County girds for 500,000 more residents

May 12, 2009

By Jim Feehan

King County officials are considering updating growth targets for the region in anticipation for about a half-million more residents in the next 22 years.“King County is growing faster than projected,” Michael Hubner, Suburban Cities Association buildable lands and land use manager, recently told Newcastle city officials.

County officials are updating growth targets, providing a framework for local Growth Management Act comprehensive plan updates due in 2011. 

Issaquah planning officials estimate the population will grow from about 26,000 people to more than 29,000 people by 2022, according to projections included in the city’s comprehensive plan last year.

The 1990 Growth Management Act requires counties to draw urban-growth boundaries and keep most development inside them. King County, for instance, adopted a growth management plan in 1994 that prohibits new lots smaller than five acres outside the boundaries.

Issaquah planning officials are conducting an annual update to the city’s comprehensive plan. Long-Range Planning Manager Trish Heinonen said the work involves balancing growth targets and how to provide services for current and new residents.

“We don’t want to grow so much that the things people moved here for disappear,” she said. 

King County’s plan calls for the growth within the existing urban growth area, within cities and within designated urban centers. It also calls for limiting growth in rural areas and planning for infrastructure and public transportation to accommodate growth, Hubner said.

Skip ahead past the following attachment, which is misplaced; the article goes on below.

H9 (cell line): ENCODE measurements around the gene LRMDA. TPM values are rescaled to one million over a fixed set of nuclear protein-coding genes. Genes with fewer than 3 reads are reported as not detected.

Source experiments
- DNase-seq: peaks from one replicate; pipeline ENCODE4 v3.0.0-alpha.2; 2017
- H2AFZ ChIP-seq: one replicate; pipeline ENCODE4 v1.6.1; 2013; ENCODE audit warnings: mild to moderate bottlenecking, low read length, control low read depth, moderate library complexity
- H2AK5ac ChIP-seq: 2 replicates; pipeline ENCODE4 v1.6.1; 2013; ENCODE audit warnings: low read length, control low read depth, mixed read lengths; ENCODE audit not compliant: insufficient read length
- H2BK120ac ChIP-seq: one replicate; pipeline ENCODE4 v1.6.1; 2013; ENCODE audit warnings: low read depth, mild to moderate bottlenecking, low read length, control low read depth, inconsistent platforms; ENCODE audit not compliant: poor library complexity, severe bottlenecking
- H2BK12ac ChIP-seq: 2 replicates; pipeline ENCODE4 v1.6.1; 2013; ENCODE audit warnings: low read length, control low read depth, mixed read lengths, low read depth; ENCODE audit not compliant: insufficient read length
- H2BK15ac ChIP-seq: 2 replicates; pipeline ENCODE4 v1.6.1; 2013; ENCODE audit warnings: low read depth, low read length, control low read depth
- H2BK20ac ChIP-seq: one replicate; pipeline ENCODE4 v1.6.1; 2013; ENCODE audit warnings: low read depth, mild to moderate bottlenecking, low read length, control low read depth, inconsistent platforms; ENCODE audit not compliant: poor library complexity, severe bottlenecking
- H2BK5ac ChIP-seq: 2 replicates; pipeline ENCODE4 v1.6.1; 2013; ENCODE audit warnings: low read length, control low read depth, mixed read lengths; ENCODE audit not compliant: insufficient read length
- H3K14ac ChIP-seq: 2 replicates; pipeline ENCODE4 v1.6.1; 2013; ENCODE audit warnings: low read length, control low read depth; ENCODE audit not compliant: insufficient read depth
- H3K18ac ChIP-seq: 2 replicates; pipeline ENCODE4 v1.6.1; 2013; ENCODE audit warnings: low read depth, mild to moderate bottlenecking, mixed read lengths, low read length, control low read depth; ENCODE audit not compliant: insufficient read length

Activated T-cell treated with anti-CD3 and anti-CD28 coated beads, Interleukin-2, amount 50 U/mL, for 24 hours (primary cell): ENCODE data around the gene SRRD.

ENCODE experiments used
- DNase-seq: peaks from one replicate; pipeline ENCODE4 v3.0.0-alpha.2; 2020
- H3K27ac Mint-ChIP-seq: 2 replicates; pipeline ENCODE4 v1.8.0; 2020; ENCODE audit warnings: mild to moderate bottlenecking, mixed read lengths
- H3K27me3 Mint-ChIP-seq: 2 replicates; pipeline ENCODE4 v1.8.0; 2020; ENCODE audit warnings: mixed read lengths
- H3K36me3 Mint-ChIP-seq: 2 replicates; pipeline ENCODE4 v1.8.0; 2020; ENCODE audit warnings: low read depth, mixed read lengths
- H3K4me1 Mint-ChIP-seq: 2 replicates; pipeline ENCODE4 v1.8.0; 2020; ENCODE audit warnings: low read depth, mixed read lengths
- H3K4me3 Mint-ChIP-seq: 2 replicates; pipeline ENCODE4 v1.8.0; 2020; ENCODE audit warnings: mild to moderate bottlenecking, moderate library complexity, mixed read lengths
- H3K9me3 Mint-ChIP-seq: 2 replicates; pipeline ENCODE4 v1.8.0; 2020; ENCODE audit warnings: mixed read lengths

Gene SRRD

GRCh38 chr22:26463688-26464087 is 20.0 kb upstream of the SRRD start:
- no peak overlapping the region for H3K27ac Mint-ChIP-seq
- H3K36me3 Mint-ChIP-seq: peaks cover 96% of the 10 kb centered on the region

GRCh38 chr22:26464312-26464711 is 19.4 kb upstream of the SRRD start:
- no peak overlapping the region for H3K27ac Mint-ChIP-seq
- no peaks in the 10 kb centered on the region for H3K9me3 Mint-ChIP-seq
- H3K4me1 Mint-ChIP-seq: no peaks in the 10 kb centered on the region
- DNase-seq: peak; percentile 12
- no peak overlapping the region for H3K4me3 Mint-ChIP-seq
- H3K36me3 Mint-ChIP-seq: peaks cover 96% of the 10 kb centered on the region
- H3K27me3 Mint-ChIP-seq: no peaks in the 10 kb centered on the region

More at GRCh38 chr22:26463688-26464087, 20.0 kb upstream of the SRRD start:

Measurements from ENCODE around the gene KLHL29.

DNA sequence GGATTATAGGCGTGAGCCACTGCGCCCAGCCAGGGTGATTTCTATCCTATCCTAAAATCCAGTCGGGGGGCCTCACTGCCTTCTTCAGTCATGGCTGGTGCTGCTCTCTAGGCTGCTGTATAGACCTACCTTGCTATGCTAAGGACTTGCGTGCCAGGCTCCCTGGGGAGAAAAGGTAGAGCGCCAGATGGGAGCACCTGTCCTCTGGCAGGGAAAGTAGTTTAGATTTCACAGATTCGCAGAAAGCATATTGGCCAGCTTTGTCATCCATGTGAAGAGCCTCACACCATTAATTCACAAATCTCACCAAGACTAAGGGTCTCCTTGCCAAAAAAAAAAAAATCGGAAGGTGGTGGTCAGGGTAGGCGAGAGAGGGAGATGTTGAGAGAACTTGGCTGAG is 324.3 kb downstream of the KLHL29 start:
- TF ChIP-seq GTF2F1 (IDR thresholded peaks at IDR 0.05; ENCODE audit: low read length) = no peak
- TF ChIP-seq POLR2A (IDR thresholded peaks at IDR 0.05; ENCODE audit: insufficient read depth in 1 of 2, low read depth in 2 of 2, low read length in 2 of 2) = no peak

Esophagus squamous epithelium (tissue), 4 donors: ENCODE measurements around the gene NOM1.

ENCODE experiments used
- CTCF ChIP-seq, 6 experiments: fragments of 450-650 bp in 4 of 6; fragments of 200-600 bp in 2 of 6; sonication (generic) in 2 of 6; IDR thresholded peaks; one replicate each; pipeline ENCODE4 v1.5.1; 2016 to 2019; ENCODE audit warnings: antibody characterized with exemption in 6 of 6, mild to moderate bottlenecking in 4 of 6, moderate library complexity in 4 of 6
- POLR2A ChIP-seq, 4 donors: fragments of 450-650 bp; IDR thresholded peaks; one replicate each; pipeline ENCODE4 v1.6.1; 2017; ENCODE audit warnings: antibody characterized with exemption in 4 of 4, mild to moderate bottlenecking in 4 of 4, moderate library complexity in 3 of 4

“We need to do a better job in reining in growth,” he said. “We’re fairly limited in where we can grow.”

In 2031, King County is expected to have a population of 2.3 million, or roughly the number of people in Hawaii and Montana combined. 

Officials from Issaquah and other cities are working with the county to update their growth targets. Those target numbers are needed to plan for 2011 state required comprehensive plan updates, Hubner said. 

Job growth is also projected to increase in the same period by nearly 450,000 jobs to a total of 1.7 million jobs. Planners must also balance population growth with where the jobs are, using a 30-minute commute distance as the target commute for workers, he said.

Recommended draft targets could go to the Growth Management Planning Council as soon as July, with a vote for adoption possible at the planning council’s meeting in September. Once adopted, the County Council and cities must ratify growth targets. 

Reach Reporter Jim Feehan at 392-6434, ext. 239, or Reporter Warren Kagarise contributed to this story. Comment on it at

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